The huge late-stage study that is seeking to determine once and for all if Merck's combo cholesterol drug Vytorin actually safeguards lives and is safe will run its full course now that an independent safety board has signed off following a review of the data. And the move inspired at least one prominent analyst to suggest that the green light indicates that things are looking up for IMPROVE-IT, one of Merck's highest profile clinical studies.
In a statement Merck ($MRK) said that the big Vytorin trial, with more than 18,000 patients enrolled, will now run until September 2014, when it is expected to provide conclusive evidence of whether the combination is better that Zocor alone in preventing heart attacks and related deaths.
The safety and efficacy of Vytorin--a combination of Zetia and simvastatin (generic Zocor) which earned $1.75 billion last year--has been in question for years, since a failed Phase III study that was badly delayed while Merck made an attempt to change the primary endpoint--a measure of atherosclerosis. Just days ago Merck agreed to fork over $688 million to settle a pair of securities fraud lawsuits that were brought after the 2008 results were left mired in controversy.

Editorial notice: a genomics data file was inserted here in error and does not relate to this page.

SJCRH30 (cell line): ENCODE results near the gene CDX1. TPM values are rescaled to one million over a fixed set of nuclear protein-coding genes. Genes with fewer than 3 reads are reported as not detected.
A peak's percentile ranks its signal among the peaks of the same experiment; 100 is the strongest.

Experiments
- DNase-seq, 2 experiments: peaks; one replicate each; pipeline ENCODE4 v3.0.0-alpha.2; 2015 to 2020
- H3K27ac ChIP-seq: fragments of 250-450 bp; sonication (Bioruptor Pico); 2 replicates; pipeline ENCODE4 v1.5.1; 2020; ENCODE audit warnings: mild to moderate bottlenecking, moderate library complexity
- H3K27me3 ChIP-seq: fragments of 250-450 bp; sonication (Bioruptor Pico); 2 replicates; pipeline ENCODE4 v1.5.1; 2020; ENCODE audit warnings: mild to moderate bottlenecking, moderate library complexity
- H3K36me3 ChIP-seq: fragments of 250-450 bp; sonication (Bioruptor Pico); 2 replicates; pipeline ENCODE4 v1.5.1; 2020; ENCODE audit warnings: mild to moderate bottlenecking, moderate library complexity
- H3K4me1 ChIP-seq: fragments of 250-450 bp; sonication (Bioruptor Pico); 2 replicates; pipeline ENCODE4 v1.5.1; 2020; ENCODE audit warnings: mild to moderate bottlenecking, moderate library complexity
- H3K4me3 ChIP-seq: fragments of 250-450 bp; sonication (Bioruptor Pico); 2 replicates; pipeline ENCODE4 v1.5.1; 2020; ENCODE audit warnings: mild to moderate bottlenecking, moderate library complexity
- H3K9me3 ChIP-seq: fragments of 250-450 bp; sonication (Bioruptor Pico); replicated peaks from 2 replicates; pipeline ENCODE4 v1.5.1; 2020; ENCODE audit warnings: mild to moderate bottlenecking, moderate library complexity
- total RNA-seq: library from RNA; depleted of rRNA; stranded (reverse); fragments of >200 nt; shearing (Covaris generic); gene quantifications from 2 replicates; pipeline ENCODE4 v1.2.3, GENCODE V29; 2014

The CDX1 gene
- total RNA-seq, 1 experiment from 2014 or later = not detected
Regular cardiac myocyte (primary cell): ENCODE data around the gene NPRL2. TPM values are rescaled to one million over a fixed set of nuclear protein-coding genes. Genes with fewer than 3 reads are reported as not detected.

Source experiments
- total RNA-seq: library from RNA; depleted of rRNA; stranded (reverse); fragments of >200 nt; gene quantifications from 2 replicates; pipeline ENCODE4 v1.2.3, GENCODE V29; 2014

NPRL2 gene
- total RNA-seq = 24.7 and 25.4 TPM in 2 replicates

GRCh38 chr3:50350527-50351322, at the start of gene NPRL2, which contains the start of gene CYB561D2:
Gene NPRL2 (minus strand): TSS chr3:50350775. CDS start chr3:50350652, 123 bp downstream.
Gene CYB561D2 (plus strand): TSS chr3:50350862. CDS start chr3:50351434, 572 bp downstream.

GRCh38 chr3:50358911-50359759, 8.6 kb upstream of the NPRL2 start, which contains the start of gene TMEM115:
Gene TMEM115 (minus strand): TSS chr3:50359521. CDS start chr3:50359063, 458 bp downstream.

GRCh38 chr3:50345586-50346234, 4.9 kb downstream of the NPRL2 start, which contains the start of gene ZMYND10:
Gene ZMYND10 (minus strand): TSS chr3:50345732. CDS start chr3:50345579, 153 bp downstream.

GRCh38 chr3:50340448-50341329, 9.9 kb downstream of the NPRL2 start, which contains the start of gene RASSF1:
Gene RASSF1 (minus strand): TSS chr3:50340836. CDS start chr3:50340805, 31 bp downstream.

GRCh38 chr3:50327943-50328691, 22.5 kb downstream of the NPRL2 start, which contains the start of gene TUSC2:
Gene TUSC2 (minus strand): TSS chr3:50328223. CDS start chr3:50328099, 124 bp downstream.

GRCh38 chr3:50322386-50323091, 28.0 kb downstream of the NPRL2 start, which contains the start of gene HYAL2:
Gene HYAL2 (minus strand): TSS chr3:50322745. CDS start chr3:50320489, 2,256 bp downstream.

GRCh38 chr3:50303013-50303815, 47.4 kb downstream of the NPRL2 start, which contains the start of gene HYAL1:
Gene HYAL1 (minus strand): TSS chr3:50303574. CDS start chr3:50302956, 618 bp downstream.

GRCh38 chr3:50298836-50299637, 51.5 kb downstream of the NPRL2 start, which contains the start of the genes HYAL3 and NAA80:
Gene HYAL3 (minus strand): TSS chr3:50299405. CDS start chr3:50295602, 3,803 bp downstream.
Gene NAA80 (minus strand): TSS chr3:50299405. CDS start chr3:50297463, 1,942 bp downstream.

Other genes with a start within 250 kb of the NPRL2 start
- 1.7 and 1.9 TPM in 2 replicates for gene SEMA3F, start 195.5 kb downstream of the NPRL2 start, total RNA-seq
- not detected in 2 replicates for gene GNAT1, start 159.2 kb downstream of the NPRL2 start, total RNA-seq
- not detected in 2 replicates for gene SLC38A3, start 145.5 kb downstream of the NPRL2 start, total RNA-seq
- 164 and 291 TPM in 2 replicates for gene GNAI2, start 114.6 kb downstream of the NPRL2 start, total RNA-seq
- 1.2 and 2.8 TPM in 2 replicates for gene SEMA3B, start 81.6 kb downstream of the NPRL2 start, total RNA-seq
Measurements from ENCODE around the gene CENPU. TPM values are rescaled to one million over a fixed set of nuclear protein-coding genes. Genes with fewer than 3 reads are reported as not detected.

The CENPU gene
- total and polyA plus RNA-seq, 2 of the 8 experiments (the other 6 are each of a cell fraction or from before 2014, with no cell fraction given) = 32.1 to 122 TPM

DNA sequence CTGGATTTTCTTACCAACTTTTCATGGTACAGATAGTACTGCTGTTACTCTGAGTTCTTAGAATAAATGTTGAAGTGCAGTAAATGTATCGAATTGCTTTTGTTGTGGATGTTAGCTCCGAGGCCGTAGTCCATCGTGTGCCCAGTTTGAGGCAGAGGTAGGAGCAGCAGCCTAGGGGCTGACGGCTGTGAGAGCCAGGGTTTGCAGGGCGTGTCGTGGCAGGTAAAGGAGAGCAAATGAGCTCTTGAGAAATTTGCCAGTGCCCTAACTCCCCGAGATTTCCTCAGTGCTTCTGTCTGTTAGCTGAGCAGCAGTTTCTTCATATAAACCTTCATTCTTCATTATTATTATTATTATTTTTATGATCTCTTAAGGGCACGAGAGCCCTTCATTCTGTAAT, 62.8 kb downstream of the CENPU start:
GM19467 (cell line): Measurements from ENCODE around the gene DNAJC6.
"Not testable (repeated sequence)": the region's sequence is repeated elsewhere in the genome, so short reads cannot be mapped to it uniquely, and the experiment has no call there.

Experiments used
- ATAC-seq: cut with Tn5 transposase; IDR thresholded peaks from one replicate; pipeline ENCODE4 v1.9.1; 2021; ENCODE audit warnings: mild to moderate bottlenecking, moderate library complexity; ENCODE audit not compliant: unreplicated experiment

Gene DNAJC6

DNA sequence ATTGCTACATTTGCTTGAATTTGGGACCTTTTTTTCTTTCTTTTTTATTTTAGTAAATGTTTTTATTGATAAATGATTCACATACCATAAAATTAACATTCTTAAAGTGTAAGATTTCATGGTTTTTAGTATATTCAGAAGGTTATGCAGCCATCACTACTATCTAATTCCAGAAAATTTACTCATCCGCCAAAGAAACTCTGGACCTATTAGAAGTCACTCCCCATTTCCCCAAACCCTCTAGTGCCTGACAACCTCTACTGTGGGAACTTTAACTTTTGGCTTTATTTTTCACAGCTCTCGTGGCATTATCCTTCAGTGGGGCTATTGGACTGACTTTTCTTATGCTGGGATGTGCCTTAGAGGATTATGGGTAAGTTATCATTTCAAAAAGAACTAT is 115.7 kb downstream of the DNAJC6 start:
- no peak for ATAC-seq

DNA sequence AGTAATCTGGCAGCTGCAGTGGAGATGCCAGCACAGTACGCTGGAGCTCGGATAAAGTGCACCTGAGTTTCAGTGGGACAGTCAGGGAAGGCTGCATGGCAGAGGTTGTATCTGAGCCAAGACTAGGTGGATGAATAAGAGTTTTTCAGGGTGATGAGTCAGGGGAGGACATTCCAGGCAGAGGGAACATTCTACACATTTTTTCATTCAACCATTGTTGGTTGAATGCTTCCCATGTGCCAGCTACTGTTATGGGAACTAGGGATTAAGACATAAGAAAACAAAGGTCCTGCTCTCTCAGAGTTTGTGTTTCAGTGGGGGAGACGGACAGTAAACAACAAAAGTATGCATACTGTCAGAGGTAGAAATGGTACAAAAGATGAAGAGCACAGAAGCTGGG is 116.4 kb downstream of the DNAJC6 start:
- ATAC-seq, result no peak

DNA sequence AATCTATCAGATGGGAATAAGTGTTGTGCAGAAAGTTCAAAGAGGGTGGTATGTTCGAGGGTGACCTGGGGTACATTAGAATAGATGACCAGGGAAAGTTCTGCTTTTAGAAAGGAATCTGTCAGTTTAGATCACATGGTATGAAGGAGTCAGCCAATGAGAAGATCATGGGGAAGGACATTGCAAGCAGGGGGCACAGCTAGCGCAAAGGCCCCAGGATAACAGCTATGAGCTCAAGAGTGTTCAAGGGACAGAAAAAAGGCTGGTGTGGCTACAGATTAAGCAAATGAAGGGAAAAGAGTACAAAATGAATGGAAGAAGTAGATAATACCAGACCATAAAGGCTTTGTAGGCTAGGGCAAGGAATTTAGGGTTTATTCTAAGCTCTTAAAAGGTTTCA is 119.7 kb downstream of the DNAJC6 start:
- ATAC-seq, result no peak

ISI Group analyst Mark Schoenebaum concluded that the go-ahead decision speaks volumes about the drug's apparent safety. The green light "suggests no safety issues," wrote Schoenebaum. "If Zetia/Vytorin were unsafe, would YOU be comfortable waiting another 18 months to look at the data?" And he added that now even the blow of an ultimately negative outcome would be softened by an extension of the franchise to within two year's of Zetia's loss of patent protection at the end of 2016.
That's what Wall Street likes to hear. Merck's shares jumped 4.5% this morning, with some investors breathing a great sigh of relief that the study hadn't been ended as a failure, a threat that has been hanging over Merck for months.
Reuters, though, also notes that some analysts were hopeful that the investigators would find enough positive data to close the trial in triumph. But that didn't happen either.
The whole notion about the LDL heart strategy has come under increasing fire this year, particularly after new data highlighted safety and efficacy problems associated with niacin, which balances good and bad cholesterol. Big Pharma has tapped this field for a number of blockbusters, but without clear evidence that lowering LDL delivers solid health benefits in reducing the risk of deaths and heart attacks, some companies may be forced to reexamine their therapies.
The continuation of the Merck study comes at a time of change for the pharma giant. With one of the weakest late-stage pipelines in the industry, Merck recently tapped Amgen vet Roger Perlmutter to run R&D, where he's expected to bring a fresh eye to a troubled set of assets.
- here's the release
- read the Reuters report